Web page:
LOCALS WANT MORE ACCESS FOLLOWING THE PENSACOLA NAVAL BASE SHOOTING
By Buddy Blouin
The 2019 Pensacola naval base shooting was an event that shook Naval Air Station Pensacola, the local community, and the United States. This heinous act of terror claimed the lives of three U.S. Navy Sailors as well as injured eight others. Since the terrorist attack on December 6, 2019, NAS Pensacola has been practicing increased security that was only further complicated by the outbreak of the COVID-19 pandemic. But many locals and Veterans alike are pushing for more access. Here’s where the base currently stands and what you need to know before making a trip.
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Security Increased After the Pensacola Naval Base ShootingAfter the NAS Pensacola shooting in 2019, security obviously got tighter. The Naval base would go on lockdown, and in the next few months, access would be restricted, even before things changed due to COVID-19. First and foremost, the Navy base in Pensacola, FL, serves as a place to train and condition military personnel to better defend our country. But already located in one of the popular tourist communities on the Gulf Coast, NAS Pensacola is a destination for Veterans and travelers alike. Pristine beaches adorned with vibrant gift shops and restaurants offering some of the best seafood in the south are all major draws to the area. The Navy base in Pensacola itself is close to all of these features and draws in tourists, as it is home to the National Naval Aviation Museum featuring more than 150 aircraft on site. The biggest draw, however, is the annual Blue Angels Air Show. NAS Pensacola is where the Blue Angels are headquartered, and their high-flying acrobatics pull in hundreds of thousands of spectators ready to enjoy the eye-popping maneuvers, beautiful beaches, and cold beverages with family and friends. On top of everything, the military base Pensacola, Florida, is known for also holds various community events to remember important dates regarding the military. Combined, all of these events paint a picture of why the security restrictions have been hard on those who wish to visit. This is leading to public outcry from those who understand the importance of safety but want to balance it with easier access and a sense of normalcy.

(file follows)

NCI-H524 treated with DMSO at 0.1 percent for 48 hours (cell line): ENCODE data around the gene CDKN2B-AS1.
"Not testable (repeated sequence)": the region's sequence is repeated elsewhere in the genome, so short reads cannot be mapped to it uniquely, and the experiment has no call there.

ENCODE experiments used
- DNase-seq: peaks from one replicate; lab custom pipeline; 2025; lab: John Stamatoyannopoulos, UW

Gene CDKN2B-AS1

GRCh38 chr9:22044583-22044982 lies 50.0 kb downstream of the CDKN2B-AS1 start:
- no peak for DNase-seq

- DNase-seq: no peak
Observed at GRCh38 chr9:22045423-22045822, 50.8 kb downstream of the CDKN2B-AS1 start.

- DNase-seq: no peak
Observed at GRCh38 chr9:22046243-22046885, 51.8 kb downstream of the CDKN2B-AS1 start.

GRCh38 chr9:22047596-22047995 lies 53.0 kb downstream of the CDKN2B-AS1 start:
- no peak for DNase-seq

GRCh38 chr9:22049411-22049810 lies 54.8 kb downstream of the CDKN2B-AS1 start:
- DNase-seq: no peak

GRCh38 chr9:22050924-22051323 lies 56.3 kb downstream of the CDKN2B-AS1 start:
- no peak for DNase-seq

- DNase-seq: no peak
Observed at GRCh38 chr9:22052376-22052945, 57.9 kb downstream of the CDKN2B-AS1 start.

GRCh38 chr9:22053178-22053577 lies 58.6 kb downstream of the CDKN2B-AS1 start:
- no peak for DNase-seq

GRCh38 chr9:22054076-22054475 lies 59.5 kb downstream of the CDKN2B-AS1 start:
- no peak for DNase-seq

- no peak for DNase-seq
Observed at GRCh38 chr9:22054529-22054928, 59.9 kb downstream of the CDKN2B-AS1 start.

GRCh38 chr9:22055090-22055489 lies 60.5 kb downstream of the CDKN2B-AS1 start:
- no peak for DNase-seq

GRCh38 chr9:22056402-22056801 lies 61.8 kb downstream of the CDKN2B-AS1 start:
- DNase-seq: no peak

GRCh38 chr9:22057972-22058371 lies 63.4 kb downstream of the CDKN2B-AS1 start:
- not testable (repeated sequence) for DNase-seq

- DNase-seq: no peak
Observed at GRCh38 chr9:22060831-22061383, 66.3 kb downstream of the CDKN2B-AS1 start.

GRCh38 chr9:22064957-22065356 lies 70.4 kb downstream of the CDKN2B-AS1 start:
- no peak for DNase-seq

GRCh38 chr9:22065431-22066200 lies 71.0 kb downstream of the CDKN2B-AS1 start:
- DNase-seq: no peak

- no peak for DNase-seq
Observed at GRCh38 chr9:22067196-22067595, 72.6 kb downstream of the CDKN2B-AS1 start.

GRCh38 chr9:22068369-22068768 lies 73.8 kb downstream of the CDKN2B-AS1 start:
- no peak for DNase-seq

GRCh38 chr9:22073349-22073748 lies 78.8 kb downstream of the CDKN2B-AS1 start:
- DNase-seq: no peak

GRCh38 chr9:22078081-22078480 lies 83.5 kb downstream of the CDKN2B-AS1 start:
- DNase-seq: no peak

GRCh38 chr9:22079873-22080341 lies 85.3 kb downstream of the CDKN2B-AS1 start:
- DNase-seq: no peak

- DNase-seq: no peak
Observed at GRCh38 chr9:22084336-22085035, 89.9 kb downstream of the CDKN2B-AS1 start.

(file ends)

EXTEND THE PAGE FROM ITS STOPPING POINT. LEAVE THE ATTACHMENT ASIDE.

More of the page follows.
The Plea for Normalcy Grows LouderThe shooting at the naval base in Pensacola had long-lasting effects that are still felt today. However, calls to restore NAS Pensacola access are growing, and supporters want Washington to notice. They're using a campaign known as “Open Our Museum” to draw attention to the issue. "From addressing key social issues to transforming how we see the future; the most modest museum has the power to reflect and shape our society. It is impossible to explain the empowerment that this aviation museum holds for our visitors — young and old," said supporter Nancy Fetterman. So far, these pleas have raised attention, but not much has been done to overturn the harsh security restrictions in place, though there is hope. Voices continue to rise on the issue, and the increased security following the Pensacola naval base shooting was eased on a temporary basis. NAS Pensacola was open to the public for one day only to commemorate the anniversary of the Battle of Midway.
How To Visit in the Aftermath of the NAS Pensacola ShootingSince the Pensacola base shooting, only certain personnel meeting specific criteria have been allowed on site. DoD ID cardholders or those with a Veterans Health Identification Card are allowed to visit the National Naval Aviation Museum, Pensacola Lighthouse, Fort Barrancas, and practices for the Blue Angels. DoD ID cardholders can escort guests through the museum as part of the Trusted Traveler Program but are required to stay with their guests at all times. Any act of terror is inexcusable, and the Pensacola naval base shooting is a tragedy that still hinders the lives of Americans. It is an unfortunate reminder of the freedoms that are at risk due to violence from our enemies. Furthermore, it is a stark reminder that our freedoms cost the sacrifice given by those who serve this country day in and day out.
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